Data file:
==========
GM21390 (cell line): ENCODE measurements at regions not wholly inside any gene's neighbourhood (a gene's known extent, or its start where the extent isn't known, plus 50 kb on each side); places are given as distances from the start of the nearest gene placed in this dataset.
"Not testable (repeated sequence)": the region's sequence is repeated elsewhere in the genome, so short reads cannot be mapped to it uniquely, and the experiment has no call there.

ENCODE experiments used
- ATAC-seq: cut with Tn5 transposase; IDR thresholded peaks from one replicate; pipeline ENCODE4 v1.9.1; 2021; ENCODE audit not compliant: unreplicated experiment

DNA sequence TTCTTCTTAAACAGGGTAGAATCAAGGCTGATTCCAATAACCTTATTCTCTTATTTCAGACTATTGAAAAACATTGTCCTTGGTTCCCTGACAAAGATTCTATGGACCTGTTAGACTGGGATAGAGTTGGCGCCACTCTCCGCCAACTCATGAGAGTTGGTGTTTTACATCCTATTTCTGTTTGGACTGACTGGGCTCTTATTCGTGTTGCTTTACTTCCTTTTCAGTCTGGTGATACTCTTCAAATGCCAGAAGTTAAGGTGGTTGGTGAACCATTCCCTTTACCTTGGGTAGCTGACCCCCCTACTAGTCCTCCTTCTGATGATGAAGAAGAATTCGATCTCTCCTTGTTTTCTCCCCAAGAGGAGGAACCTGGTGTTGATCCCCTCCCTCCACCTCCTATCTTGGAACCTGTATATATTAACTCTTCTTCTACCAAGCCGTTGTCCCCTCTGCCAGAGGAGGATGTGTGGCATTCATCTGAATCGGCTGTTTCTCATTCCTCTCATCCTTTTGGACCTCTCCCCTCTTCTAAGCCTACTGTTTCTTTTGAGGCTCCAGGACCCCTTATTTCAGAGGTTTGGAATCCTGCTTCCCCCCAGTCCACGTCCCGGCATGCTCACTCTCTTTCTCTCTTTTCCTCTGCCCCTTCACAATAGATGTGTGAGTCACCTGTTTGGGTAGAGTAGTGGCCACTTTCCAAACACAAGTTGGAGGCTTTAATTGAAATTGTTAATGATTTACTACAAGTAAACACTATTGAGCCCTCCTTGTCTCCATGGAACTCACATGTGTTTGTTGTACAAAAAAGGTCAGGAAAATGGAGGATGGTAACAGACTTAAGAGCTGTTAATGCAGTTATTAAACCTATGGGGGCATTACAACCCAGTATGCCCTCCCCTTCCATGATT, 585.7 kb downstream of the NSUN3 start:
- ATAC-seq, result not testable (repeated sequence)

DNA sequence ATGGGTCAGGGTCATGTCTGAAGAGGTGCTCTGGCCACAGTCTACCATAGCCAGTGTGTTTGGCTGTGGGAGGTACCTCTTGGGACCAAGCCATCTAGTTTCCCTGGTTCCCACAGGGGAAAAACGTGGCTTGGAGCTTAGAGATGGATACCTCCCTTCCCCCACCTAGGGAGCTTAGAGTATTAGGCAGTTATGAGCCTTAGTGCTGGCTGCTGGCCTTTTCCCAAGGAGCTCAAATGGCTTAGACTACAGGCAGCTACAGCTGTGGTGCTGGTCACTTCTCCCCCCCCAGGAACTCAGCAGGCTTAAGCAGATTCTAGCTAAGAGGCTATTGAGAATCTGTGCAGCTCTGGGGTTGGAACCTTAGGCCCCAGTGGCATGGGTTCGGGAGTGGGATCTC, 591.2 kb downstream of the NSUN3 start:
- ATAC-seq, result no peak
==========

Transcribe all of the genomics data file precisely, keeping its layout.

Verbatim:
GM21390 (cell line): ENCODE measurements at regions not wholly inside any gene's neighbourhood (a gene's known extent, or its start where the extent isn't known, plus 50 kb on each side); places are given as distances from the start of the nearest gene placed in this dataset.
"Not testable (repeated sequence)": the region's sequence is repeated elsewhere in the genome, so short reads cannot be mapped to it uniquely, and the experiment has no call there.

ENCODE experiments used
- ATAC-seq: cut with Tn5 transposase; IDR thresholded peaks from one replicate; pipeline ENCODE4 v1.9.1; 2021; ENCODE audit not compliant: unreplicated experiment

DNA sequence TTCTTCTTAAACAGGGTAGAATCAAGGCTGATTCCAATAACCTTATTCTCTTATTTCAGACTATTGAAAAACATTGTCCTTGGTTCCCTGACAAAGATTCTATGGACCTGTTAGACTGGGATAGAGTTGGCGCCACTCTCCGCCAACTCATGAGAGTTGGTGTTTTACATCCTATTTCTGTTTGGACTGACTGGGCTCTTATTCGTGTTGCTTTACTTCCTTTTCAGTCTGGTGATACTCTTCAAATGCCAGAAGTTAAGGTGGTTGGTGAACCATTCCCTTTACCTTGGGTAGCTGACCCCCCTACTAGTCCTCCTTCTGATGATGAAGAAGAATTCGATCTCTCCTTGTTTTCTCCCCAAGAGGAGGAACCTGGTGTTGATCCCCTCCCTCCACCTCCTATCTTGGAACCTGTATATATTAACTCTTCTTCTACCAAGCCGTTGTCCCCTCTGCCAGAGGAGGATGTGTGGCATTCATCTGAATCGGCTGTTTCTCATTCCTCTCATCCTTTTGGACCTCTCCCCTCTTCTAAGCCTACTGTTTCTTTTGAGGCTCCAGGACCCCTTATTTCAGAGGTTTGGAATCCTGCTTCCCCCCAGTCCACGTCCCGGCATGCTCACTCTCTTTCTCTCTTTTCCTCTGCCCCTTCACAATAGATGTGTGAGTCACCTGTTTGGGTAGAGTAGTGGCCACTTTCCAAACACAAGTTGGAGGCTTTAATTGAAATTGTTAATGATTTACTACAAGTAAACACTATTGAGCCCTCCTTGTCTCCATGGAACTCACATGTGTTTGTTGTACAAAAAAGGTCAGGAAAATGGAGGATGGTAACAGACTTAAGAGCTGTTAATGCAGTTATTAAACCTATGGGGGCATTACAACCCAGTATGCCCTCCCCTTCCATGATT, 585.7 kb downstream of the NSUN3 start:
- ATAC-seq, result not testable (repeated sequence)

DNA sequence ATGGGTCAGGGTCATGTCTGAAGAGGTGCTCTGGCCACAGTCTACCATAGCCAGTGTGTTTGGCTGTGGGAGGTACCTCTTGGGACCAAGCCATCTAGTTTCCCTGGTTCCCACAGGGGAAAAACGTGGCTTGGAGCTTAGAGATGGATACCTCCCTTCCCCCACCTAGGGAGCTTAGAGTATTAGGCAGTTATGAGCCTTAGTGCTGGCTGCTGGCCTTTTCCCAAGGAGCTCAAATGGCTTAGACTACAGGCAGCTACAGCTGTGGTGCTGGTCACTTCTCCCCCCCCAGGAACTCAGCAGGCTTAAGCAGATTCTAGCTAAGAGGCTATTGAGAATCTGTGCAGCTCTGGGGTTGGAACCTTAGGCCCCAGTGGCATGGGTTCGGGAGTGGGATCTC, 591.2 kb downstream of the NSUN3 start:
- ATAC-seq, result no peak